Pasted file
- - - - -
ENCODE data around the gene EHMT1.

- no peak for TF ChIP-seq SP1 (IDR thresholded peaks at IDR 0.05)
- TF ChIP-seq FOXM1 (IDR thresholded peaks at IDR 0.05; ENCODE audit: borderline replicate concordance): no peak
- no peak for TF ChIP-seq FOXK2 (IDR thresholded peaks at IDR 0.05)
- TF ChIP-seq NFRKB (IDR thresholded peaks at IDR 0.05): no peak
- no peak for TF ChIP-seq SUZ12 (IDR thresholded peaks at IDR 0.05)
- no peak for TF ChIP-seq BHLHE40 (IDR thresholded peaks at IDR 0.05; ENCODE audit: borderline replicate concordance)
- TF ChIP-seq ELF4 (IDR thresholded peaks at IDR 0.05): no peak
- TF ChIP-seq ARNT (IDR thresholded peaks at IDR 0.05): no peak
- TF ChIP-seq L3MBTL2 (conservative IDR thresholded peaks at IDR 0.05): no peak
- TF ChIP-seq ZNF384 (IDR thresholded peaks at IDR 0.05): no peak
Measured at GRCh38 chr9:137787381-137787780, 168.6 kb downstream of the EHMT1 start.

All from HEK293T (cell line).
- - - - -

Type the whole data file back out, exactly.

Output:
ENCODE data around the gene EHMT1.

- no peak for TF ChIP-seq SP1 (IDR thresholded peaks at IDR 0.05)
- TF ChIP-seq FOXM1 (IDR thresholded peaks at IDR 0.05; ENCODE audit: borderline replicate concordance): no peak
- no peak for TF ChIP-seq FOXK2 (IDR thresholded peaks at IDR 0.05)
- TF ChIP-seq NFRKB (IDR thresholded peaks at IDR 0.05): no peak
- no peak for TF ChIP-seq SUZ12 (IDR thresholded peaks at IDR 0.05)
- no peak for TF ChIP-seq BHLHE40 (IDR thresholded peaks at IDR 0.05; ENCODE audit: borderline replicate concordance)
- TF ChIP-seq ELF4 (IDR thresholded peaks at IDR 0.05): no peak
- TF ChIP-seq ARNT (IDR thresholded peaks at IDR 0.05): no peak
- TF ChIP-seq L3MBTL2 (conservative IDR thresholded peaks at IDR 0.05): no peak
- TF ChIP-seq ZNF384 (IDR thresholded peaks at IDR 0.05): no peak
Measured at GRCh38 chr9:137787381-137787780, 168.6 kb downstream of the EHMT1 start.

All from HEK293T (cell line).